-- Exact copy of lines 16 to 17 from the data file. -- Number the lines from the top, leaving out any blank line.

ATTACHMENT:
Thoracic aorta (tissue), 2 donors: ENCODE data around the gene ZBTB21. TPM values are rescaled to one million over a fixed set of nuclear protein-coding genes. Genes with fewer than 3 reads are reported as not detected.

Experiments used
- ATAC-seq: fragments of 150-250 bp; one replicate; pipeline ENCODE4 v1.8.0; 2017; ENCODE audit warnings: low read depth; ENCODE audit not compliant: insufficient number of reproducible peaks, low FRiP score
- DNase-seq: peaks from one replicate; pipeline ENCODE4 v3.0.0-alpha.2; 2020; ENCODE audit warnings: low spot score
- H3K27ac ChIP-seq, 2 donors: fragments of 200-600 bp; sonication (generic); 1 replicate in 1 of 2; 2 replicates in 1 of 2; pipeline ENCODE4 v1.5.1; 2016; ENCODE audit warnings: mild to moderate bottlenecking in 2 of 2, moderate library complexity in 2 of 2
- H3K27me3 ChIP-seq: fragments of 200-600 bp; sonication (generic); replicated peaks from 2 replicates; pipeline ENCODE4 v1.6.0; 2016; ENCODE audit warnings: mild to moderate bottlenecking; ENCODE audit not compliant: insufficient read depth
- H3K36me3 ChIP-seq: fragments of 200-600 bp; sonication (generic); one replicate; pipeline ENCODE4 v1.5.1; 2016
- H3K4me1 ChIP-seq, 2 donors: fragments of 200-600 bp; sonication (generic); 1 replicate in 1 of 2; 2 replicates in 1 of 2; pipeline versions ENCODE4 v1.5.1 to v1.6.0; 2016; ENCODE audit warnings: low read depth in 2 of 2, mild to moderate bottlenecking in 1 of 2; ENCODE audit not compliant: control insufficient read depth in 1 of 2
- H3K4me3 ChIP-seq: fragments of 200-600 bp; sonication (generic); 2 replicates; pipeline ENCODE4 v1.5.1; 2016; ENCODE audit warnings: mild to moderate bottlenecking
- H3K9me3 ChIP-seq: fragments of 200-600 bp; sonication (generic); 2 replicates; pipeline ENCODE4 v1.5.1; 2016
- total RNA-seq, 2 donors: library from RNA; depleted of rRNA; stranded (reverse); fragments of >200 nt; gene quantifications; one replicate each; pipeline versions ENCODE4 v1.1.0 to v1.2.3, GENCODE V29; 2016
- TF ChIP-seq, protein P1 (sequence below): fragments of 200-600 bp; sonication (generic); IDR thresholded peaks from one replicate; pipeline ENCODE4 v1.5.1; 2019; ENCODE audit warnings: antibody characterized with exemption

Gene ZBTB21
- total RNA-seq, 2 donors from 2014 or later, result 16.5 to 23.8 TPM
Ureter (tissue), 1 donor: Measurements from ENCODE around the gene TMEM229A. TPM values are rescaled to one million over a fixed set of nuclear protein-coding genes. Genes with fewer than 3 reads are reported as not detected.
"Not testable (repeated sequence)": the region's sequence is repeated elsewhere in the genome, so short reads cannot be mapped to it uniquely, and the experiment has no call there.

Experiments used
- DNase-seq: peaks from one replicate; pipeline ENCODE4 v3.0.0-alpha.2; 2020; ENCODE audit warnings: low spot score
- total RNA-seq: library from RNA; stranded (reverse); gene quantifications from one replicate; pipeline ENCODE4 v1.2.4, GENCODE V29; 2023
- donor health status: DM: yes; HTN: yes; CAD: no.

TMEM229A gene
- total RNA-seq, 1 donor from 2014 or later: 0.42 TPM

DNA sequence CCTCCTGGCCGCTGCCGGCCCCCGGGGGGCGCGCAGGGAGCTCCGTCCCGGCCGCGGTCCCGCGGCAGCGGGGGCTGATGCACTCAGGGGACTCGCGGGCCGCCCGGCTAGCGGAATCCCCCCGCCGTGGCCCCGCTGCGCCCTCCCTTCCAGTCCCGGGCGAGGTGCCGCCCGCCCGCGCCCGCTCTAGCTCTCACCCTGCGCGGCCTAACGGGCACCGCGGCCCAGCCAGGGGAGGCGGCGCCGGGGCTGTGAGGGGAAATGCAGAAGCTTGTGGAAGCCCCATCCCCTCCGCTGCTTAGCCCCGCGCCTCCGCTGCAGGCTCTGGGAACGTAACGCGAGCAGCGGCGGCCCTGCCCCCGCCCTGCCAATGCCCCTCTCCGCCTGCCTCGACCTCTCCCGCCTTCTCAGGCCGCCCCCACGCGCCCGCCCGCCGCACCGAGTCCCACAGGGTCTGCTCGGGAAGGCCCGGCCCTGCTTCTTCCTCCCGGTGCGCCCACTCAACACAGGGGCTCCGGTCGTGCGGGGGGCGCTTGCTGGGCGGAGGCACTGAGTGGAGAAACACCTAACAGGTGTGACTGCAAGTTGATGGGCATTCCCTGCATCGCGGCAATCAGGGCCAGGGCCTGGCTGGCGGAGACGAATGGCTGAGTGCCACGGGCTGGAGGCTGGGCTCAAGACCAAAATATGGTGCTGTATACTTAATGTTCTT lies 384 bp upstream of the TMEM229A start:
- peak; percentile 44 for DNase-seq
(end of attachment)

"Not testable (repeated sequence)": the region's sequence is repeated elsewhere in the genome, so short reads cannot be mapped to it uniquely, and the experiment has no call there.

Experiments used